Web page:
Let's Stop Posturing

Let's Stop Posturing
Posted by CN Staff on August 27, 2007 at 07:20:07 PT
Source: Times-Standard 
California -- No doubt some residents of Humboldt County were shocked last week when the Board of Supervisors, on a 4-0 vote with one abstention, approved a letter to state and federal officials asking them to legalize and tax marijuana. We weren't shocked -- merely amused at the posturing of our politicians. But isn't that in a politician's DNA?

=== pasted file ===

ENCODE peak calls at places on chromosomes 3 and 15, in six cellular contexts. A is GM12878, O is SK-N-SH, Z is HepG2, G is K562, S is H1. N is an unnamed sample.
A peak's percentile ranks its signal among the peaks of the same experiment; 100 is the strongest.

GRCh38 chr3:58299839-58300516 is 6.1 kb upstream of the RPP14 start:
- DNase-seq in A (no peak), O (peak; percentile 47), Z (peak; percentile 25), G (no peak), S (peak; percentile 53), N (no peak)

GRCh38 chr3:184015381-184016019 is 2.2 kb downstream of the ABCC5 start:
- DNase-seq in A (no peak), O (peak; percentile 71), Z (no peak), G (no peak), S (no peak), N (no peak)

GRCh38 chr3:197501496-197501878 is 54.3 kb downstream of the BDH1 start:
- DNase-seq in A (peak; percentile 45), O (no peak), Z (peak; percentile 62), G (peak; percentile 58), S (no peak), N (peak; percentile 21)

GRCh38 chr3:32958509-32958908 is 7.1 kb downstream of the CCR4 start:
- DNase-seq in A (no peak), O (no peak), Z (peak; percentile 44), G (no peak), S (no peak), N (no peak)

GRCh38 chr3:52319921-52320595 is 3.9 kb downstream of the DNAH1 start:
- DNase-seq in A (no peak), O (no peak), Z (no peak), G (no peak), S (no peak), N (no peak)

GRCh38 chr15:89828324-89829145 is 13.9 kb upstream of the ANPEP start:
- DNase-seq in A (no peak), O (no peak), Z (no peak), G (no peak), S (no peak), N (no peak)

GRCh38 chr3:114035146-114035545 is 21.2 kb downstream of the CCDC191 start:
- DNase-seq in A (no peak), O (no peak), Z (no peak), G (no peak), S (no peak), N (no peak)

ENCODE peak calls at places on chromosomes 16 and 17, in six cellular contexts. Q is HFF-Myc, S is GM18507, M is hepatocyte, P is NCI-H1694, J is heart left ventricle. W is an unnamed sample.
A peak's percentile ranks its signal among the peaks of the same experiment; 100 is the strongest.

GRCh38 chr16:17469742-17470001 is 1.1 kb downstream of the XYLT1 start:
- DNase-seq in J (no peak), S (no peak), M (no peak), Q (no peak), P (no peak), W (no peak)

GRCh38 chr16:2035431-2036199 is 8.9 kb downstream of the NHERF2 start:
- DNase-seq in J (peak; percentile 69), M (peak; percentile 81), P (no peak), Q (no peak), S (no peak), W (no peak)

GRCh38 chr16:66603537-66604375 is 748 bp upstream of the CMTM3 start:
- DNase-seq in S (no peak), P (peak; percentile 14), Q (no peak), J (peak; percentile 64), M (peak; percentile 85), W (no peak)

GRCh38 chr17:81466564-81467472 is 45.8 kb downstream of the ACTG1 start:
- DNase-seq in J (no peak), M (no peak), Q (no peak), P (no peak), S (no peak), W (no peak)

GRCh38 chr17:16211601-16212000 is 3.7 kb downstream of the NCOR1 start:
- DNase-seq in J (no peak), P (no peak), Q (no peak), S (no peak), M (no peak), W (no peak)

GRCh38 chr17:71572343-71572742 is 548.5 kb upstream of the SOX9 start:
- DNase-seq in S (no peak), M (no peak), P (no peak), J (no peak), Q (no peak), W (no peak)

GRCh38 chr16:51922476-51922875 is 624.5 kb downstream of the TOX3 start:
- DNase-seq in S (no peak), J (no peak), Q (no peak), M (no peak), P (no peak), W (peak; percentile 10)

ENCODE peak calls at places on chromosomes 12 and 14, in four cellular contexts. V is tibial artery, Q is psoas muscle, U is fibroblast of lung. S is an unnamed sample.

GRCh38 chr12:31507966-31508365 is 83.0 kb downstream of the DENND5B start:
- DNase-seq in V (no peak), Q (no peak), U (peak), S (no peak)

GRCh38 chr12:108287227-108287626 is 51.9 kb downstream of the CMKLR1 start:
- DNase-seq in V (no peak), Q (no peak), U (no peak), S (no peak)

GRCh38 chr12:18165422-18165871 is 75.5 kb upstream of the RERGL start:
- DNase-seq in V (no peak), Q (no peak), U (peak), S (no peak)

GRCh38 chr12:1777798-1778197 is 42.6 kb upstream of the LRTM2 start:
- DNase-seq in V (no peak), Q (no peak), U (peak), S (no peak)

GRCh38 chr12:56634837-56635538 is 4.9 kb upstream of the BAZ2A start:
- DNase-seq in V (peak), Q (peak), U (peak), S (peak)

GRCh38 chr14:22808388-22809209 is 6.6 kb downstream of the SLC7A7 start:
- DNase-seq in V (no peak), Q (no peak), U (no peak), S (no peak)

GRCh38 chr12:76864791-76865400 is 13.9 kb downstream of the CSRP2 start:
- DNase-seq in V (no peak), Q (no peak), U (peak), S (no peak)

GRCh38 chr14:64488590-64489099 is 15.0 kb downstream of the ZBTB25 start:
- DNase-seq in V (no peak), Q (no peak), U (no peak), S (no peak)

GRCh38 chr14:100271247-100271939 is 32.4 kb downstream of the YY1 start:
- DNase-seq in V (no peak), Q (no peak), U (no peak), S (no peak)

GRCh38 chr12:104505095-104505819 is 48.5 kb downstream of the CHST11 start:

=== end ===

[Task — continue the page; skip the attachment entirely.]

It's posturing because the board knows very well that their letter (along with that from Mendocino County, which gave Humboldt's board the idea by sending their own missive earlier) will quickly find its way into circular files in Sacramento and Washington, D.C. It's posturing because even if legalization were to miraculously occur, the “billion-dollar crop” claimed by 2nd District Supervisor Roger Rodoni will be grown in the agricultural flatlands of the state, not in Humboldt's forests. (In Mendocino, they're dreaming about $50 million in annual revenues from a $5 billion crop. No doubt they've been sampling some of the product.) And it's posturing because the pro-pot proponents already have cast their lot with the medical marijuana argument, and are too far down the road to shift gears now. If anything about this issue is even close to being realistic, it's that efforts would be better spent convincing the federal government to accept the decision by 12 states -- including California -- to allow use of pot for patients with various illnesses. Since the U.S. Supreme Court nodded its approval two years ago, the federal Drug Enforcement Administration has raided more than 20 state-legal dispensaries of medical cannabis. Efforts to block that interference have met with failure in Congress -- in particular, the Hinchey-Rohrabacher amendment, which was defeated in the House again this year, 262-165. There is no doubt that the war on drugs (started in California in 1907, seven years before national prohibition) has been as miserable a failure as the prohibition on booze. Before 1907, according to an article in the San Francisco Chronicle, our state's drug crime consisted of a few hundred opium den misdemeanors. Today, California records 400,000 drug arrests per year, 250,000 of them felonies. In 1906, drug felons did not exist; today, they account for 20 percent of the state's prison population -- 36,000 prisoners. Against those numbers, it's obvious that the U.S. needs to rethink its drug laws. But let's stop posturing, be realistic, and put our efforts behind federal approval of medical marijuana.Source: Times-Standard (Eureka, CA)Published: August 27, 2007 Copyright: 2007 MediaNews Group, Inc. Contact: editor times-standard.comWebsite: Medical Marijuana Archives
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